Thursday, April 20, 2017

Cessna 210 Centurion, N9589T: Accident occurred April 19, 2017 near Harriet Alexander Field Airport (ANK), Salida, Chaffee County, Colorado

The National Transportation Safety Board did not travel to the scene of this accident. 

Additional Participating Entities: 
Federal Aviation Administration / Flight Standards District Office; Denver, Colorado
Continental Motors; Mobile, Alabama 

Aviation Accident Factual Report - National Transportation Safety Board: https://app.ntsb.gov/pdf

Investigation Docket - National Transportation Safety Board: https://dms.ntsb.gov/pubdms

http://registry.faa.gov/N9589T



Aviation Accident Factual Report - National Transportation Safety Board

Location: Salida, CO
Accident Number: CEN17LA162
Date & Time: 04/19/2017, 1910 MDT
Registration: N9589T
Aircraft: CESSNA 210
Aircraft Damage: Substantial
Defining Event: Loss of engine power (total)
Injuries: 1 None
Flight Conducted Under: Part 91: General Aviation - Personal 

On April 19, 2017, about 1910 mountain daylight time, an Cessna 210 airplane, N9589T, impacted a fence and irrigation equipment during an off airport forced landing while on a visual approach to the Harriet Alexander Field Airport (ANK), Salida, Colorado. The private pilot was not injured, and the airplane was substantially damaged. The airplane was being operated by the pilot as a 14 Code of Federal Regulations Part 91 business flight. Visual meteorological conditions existed at the airport at the time of the accident, and no flight plan was filed. The flight originated from Page Municipal Airport (PGA), Page, Arizona, about 1700.

The pilot was delivering the airplane to a new owner in Denver and was landing at ANK for fuel. She stated she flew the first hour and thirty minutes with the left fuel tank selected then she switched to the right fuel tank for the remainder of the flight. The en route portion of the flight was uneventful. She stated the fuel mixture was leaned during the flight and increased to full rich as she descended. She stated that she entered the ANK traffic pattern, turned onto base leg, and after leveling the wings, noticed "everything went quiet." She attempted to restart the engine with no success. Unable to make it to the runway, she chose a field in which to land. The airplane landed hard and contacted a fence and irrigation equipment during the landing roll resulting in substantial damage to the right wing.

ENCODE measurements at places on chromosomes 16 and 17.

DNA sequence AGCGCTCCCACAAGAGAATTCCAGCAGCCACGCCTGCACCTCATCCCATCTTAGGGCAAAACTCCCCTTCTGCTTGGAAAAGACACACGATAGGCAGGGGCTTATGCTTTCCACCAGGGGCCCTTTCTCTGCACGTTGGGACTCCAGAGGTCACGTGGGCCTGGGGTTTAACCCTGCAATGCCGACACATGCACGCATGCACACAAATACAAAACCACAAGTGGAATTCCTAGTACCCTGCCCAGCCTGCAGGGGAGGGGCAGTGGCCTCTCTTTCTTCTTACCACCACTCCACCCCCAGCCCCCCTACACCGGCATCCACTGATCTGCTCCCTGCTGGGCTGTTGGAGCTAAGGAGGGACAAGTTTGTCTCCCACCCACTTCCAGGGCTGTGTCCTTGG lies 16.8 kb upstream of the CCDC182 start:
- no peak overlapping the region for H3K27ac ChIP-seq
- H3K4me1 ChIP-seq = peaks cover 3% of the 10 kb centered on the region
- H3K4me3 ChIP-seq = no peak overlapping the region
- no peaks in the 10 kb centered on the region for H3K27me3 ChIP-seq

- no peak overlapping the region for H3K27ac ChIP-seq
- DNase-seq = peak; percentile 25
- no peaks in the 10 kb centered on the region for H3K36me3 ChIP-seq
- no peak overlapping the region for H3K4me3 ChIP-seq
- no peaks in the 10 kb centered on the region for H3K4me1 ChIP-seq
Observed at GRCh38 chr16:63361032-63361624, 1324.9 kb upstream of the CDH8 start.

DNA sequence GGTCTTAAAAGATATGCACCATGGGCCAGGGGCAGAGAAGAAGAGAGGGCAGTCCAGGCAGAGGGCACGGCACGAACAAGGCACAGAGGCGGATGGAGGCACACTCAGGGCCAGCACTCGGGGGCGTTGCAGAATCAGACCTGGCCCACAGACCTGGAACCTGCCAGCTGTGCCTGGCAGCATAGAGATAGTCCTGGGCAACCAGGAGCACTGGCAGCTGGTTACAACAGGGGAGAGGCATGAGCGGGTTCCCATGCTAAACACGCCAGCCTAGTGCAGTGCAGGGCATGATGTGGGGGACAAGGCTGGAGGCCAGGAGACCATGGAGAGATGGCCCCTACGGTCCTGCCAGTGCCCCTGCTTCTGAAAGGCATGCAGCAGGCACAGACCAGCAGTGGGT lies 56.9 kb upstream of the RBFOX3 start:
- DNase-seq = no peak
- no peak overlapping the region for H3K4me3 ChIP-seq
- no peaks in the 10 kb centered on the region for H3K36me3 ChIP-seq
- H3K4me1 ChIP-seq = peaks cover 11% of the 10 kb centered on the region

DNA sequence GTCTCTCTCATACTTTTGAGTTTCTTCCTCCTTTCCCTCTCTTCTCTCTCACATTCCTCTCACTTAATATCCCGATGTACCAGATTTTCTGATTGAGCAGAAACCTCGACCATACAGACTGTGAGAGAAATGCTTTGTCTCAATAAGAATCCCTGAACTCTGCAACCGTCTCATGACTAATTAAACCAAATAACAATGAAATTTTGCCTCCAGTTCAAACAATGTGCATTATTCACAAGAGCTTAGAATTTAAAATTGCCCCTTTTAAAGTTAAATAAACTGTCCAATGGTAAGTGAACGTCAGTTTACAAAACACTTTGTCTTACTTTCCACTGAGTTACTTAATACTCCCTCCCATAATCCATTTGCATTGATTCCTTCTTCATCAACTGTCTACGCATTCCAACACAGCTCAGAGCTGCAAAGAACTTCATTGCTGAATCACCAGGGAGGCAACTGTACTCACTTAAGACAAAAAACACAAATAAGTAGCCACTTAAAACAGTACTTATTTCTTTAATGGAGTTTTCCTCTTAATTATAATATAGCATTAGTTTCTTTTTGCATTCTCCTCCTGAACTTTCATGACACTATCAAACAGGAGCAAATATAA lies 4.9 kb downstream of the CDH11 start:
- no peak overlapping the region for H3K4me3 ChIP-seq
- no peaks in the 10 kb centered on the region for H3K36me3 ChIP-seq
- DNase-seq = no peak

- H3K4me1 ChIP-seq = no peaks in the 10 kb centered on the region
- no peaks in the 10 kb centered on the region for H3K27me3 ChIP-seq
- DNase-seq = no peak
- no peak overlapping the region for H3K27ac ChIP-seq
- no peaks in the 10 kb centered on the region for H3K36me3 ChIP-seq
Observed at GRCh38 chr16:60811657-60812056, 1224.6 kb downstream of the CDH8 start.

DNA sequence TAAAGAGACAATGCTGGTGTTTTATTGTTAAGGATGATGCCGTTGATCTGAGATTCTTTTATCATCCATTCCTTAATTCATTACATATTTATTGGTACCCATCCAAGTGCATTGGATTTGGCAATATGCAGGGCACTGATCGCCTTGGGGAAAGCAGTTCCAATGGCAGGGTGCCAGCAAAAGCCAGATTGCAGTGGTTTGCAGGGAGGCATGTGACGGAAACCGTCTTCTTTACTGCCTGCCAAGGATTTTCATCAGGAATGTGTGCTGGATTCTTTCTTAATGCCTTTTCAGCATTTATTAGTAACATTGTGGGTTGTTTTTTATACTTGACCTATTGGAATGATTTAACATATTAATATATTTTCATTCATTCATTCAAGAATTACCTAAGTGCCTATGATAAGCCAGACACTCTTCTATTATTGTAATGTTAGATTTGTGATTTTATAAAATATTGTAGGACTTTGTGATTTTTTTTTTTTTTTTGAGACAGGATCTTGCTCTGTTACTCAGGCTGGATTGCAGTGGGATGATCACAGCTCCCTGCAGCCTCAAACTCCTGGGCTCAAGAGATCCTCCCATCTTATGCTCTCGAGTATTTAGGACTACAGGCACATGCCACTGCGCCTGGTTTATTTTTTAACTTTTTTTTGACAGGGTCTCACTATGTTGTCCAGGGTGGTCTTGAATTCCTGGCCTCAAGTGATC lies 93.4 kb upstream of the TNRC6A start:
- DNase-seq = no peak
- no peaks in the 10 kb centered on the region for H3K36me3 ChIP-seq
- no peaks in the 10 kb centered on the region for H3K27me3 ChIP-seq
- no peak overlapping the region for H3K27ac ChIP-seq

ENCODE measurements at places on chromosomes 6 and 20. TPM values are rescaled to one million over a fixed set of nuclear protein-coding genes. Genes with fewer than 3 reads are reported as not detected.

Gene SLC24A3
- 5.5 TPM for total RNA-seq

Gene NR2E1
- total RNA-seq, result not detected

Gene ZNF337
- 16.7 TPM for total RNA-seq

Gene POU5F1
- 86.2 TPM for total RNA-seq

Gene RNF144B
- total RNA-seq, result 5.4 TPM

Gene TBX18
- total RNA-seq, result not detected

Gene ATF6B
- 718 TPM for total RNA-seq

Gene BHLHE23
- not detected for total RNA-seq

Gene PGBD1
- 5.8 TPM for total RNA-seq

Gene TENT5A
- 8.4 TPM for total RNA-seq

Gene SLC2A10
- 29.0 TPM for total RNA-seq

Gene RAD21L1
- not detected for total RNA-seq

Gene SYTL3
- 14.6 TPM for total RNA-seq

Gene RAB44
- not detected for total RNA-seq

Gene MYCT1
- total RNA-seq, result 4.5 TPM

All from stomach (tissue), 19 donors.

The ANK airport manager who assisted in removing the airplane from the field reported they drained 14 to 15 gallons of fuel from the right wing and about 1 gallon of fuel from the left wing prior to moving the airplane.

An examination of the airframe and engine were conducted on May 5, 2017 at ANK. The upper engine cowling had been removed from the airplane. A visual inspection of the engine was conducted, and no impact damage was noted. The wings had been removed from the airplane during the wreckage retrieval. The airplane was moved from a hangar to an open ramp and secured.

An examination of the engine was conducted during which the top spark plugs were removed and appeared to have normal color and wear signatures. The cylinders were examined with a lighted boroscope. The cylinder valves were intact with normal combustion signatures. Thumb compression was achieved when the propeller was rotated by hand. Both magnetos produced spark at the ignition leads and the impulse couplers released normally. A temporary fuel supply was connected to the right-wing fuel supply port and a bucket was placed under the right tank fuel return port. The fuel inlet b-nut was removed from the fuel manifold and the boost pump was turned on. Fuel flow was verified at the fuel delivery hose. The fuel inlet hose was reinstalled on the fuel manifold. Cylinder No. 5 fuel line was removed from the injector. The fuel boost pump was turned on and fuel flow was verified through the line which was subsequently reinstalled.

The fuel system was primed, and an attempt was made to start the engine. This was performed twice and both times the engine did not start. The No.6 injector nozzle was removed, the boost pump turned on and it was verified that fuel was flowing to the injector nozzle. A third attempt to start the engine was successful and the engine was run at idle for several minutes to warm up. The throttle was then advanced, and the engine rpm responded accordingly. The fuel mixture was leaned to account for the high elevation. The rpm increased by 150 rpm and the engine began to run more smoothly. A magneto check was performed at 1,700 rpm and a 100-rpm drop was noted with each magneto. Engine power was increased, and the engine ran smoothly until the mixture was enriched at which time it began to run rough, although it continued to run. The engine power was then decreased to idle, the mixture control was moved to the cutoff position, and the engine stopped.

It was noted that the exhaust gas temperature gauge was inoperative, and the cylinder head temperature gauge indicated a single cylinder value. The fuel gauge operated normally. The manifold gauge indicated atmospheric pressure prior to the engine start but did not operate during the engine run.

The examination did not reveal any preimpact failures/malfunctions that would have precluded normal operation of the engine.

Pilot Information

Certificate: Private
Age: 34, Female
Airplane Rating(s): Single-engine Land
Seat Occupied: Left